So, knowing that standing is better for us, what can we do about it? Sit-stand desks, otherwise known as standing desks, are the logical, ergonomic choice for anyone looking for a healthier work environment. (But keep in mind, and stand up/adjustable height desk might be the best choice because too much standing can actually be harmful – check out this personal account from the Washington Post).
SMARTdesks offers the Cirrus line of adjustable height desks and sit-stand desks that can help you work in a healthier way. A wide variety of finishes are available as well as floating balance, ratchet, spring pin, and motorized option for adjusting the height of the standing desks and tables.
motorized-adjustable-height-table
And because neither standing not sitting is ideal for extended periods of time, the motorized lift memory function makes it easy to save both your sitting and standing heights.
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For more information and studies from the Center for Disease Control and Prevention about standing at work, click here.
In your opinion…How do you like to work best? Seated, with intervals of movement, standing all the time, or standing and sitting depending on how much strain your feet can take?

Did you know? Standing at work puts you in good company. Winston Churchill, Ernest Hemingway, and Benjamin Franklin all worked at specially-built standing desks.
Courtesy of the Washington Post.
Courtesy of the Washington Post.

Designing The Modern Computer Desk

The SMARTdesks Quark, a computer conference table for Telepresence, Teleconferencing, Video Conferencing and Collaboration.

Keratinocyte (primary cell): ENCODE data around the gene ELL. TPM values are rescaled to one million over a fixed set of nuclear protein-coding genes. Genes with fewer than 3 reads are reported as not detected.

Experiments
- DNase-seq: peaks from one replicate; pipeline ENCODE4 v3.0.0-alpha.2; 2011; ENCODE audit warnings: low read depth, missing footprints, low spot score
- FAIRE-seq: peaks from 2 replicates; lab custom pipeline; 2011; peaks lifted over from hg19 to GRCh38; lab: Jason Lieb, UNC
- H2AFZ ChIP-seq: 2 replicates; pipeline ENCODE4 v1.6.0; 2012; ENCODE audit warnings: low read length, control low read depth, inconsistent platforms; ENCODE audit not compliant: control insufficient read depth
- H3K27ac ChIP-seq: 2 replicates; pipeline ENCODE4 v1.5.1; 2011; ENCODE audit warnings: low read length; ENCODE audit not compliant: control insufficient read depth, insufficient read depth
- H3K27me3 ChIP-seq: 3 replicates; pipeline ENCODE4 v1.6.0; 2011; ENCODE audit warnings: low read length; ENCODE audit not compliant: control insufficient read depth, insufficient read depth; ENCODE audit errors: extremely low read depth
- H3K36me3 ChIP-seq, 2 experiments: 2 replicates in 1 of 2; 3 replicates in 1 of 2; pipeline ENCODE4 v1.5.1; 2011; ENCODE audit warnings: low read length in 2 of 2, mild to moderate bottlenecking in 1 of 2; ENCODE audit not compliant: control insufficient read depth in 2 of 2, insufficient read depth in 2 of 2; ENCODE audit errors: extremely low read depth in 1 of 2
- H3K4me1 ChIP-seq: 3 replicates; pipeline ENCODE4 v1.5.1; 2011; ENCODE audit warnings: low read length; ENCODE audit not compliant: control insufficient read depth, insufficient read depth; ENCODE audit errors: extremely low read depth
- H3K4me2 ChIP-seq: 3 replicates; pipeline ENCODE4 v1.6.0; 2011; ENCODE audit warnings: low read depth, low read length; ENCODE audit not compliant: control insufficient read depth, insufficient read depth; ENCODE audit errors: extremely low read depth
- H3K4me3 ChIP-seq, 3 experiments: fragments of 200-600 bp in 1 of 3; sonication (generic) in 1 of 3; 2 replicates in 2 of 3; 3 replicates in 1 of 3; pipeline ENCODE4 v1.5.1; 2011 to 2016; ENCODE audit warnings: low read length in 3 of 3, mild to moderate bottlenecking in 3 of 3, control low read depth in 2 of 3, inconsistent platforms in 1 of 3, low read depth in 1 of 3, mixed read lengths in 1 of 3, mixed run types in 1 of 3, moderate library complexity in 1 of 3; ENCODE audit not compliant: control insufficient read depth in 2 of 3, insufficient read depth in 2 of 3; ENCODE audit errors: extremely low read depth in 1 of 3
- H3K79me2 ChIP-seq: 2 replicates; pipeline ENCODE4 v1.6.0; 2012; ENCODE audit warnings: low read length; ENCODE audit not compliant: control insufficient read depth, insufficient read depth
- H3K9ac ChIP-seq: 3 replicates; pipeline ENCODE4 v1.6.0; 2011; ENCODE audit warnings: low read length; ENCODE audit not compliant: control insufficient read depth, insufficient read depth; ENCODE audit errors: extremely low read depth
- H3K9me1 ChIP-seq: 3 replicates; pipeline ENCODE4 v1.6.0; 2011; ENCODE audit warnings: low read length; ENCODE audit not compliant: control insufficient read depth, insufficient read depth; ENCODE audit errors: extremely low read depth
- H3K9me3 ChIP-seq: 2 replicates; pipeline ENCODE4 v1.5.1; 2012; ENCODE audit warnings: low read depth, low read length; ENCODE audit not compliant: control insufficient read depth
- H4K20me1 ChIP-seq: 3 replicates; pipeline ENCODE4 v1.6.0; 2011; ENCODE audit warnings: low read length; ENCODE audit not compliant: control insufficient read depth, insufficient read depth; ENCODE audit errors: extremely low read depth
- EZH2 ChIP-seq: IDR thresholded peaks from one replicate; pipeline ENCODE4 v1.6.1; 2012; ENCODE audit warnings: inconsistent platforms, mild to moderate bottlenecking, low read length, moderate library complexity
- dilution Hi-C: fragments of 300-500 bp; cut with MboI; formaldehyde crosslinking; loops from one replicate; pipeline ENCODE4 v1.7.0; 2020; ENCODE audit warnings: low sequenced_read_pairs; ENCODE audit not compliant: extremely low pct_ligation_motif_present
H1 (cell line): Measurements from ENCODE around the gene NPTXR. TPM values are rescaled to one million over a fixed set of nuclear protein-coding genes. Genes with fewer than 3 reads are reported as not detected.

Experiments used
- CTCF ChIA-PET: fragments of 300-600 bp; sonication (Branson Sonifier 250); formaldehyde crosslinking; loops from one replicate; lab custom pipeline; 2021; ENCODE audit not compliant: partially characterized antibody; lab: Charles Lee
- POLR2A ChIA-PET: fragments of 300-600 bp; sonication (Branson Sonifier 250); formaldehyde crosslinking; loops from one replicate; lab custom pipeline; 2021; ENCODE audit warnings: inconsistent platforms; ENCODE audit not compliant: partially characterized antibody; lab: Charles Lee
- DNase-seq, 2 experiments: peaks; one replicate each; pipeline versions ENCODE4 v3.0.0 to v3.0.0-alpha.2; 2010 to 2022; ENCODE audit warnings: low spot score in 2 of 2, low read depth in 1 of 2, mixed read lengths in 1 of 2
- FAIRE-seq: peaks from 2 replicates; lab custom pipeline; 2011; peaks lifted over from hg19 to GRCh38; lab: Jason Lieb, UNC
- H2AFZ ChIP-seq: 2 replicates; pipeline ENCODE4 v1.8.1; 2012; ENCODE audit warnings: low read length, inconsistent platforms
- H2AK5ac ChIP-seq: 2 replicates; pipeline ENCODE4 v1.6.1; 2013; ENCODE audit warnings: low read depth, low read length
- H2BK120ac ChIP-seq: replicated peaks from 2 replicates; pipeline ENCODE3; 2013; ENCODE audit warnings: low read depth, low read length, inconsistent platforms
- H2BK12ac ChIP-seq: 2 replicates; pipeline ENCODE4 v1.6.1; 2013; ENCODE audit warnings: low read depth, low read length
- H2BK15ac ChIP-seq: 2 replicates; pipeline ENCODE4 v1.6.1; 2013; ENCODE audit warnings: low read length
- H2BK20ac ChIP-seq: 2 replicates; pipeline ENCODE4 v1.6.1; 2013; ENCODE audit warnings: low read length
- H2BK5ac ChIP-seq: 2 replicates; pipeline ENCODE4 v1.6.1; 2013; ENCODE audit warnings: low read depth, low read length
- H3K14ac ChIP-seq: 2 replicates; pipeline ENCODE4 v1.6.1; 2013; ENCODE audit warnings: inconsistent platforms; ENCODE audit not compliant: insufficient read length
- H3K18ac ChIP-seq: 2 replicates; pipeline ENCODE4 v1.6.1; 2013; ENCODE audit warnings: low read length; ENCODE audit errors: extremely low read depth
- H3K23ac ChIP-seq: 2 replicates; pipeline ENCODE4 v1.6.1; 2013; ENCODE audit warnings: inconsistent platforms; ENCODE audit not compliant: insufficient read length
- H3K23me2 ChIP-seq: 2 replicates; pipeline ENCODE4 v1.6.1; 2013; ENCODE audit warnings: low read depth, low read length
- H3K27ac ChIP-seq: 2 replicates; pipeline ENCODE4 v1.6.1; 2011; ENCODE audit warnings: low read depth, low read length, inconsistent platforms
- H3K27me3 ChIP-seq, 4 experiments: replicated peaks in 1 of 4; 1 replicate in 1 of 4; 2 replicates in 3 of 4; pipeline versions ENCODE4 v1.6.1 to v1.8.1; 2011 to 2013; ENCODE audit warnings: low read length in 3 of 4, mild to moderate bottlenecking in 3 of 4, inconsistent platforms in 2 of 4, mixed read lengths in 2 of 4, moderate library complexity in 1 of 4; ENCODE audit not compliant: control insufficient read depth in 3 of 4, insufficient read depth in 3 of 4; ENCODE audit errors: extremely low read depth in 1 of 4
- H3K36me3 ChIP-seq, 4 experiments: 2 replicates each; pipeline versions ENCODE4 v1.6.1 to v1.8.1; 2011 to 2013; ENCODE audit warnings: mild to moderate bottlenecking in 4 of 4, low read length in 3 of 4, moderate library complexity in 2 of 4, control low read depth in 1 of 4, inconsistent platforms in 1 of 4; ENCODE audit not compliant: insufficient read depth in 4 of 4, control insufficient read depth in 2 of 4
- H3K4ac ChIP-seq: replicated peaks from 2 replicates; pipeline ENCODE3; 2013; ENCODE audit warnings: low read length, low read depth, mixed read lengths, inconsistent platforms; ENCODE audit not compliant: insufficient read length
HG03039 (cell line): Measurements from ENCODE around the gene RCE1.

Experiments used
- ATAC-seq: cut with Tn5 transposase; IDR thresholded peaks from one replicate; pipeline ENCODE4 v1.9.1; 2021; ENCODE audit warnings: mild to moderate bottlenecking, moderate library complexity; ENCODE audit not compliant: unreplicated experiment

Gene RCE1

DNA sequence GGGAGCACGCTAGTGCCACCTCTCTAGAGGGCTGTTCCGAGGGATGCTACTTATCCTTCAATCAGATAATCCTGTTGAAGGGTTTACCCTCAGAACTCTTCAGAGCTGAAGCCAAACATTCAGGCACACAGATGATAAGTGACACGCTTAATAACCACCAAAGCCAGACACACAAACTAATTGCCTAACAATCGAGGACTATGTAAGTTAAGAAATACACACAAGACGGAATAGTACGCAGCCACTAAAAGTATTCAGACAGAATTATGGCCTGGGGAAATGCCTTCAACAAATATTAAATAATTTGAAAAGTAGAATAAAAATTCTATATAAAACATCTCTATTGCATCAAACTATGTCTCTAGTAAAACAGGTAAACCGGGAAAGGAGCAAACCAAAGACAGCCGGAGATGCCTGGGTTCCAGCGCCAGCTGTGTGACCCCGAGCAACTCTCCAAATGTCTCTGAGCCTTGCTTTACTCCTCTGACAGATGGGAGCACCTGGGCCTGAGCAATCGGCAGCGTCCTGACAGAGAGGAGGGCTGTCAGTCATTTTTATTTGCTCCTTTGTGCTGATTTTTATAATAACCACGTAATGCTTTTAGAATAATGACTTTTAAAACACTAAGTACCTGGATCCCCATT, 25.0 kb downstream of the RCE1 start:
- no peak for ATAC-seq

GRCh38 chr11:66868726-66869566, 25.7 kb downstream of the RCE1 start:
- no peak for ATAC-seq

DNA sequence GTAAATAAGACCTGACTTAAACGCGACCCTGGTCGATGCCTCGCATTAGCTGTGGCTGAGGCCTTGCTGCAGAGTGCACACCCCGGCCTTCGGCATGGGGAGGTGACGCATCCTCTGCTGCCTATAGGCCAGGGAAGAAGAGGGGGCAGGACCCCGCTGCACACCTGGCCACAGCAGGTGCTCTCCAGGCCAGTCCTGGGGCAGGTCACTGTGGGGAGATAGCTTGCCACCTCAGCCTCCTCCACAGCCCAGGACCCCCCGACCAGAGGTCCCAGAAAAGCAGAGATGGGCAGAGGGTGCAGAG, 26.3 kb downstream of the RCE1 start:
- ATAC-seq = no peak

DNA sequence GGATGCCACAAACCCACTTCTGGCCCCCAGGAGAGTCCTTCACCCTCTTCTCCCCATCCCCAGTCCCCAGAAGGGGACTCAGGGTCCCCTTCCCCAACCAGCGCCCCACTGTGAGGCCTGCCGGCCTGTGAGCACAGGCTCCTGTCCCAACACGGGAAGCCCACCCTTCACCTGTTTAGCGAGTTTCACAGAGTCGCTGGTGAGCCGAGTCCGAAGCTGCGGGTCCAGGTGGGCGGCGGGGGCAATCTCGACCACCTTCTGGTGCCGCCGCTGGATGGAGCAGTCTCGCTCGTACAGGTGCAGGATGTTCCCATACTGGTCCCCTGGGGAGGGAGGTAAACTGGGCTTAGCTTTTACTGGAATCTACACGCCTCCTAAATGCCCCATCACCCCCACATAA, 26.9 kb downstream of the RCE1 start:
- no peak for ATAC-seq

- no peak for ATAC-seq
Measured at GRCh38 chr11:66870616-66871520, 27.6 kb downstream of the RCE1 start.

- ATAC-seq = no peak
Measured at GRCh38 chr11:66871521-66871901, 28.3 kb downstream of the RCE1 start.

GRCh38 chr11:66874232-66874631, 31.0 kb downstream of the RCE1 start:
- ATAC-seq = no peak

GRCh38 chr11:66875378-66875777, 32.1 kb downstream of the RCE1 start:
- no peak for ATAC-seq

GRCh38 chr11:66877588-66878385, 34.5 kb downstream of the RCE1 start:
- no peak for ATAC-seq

The SMARTdesks Quark, a computer conference table for Telepresence, Teleconferencing,
Video Conferencing and Collaboration.

2014 is here, and as we progress into the second decade of the 21st century, computer desk designs continue to changing quickly with technology innovation and office design trends. The modern computer desk must adapt to an increasingly collaborative environment and one that favors open-architecture spaces over cubicles. Desktop computer use is on the decline as mobile device usage increases steadily. Creative work environments improve productivity and foster innovation.
Within contemporary educational and office spaces, SMARTdesks strives to innovate and design creative and modern computer desks.
iGroup-Accessorized
iGroup is a reconfigurable collaboration table that offers a variety of possibilities for customization, including inset iDrawer or FlipIT options for iPad or computer.

Check out how some offices around the world have implemented their ideas of the modern computer desk here, including workstations from Google, Skype, and Twitter, among many others. Apple has even patented a ‘desk-free’ computer that operates on laser-powered projection, eliminating the need for a monitor on the desktop. And here’s a list in pictures of office trends that are on the way out in the next ten years according to HuffPost.
In your opinion…What do you think are the most important features of the modern computer desk?
 

Our New Year’s Tech Resolutions

Happy New Year from SMARTdesks! Here are our top 5 furniture and technology resolutions for the New Year.
1. Treat yourself to better ergonomics in 2014. You spend hours in front of the computer and your work shouldn’t be causing you pain. For a guide to optimizing ergonomics, click here.
2. Use the cloud to store your work and share information with collaborators, whether they be fellow educators or employees at your company. It’s safe, secure, and efficient. Here are some tips on using the cloud to the best of your advantage.
3. Find the best organizational apps for you at home and at work. Here is a list of the top 10 for entrepreneurs and startups according to venturebeat.com for entrepreneurs.
4. Keep your email inbox clear of clutter and junk. Seems like a difficult task? Check out unroll.me to get rid of email subscriptions you don’t want and consolidate the ones you do want into just one message.
5. Finally, collaborate, collaborate, collaborate. In the classroom or office, a team-based approach to learning and solving problems is invaluable. Here are some collaboration tips from Tech Republic.
Here’s to a healthy, happy, and productive 2014!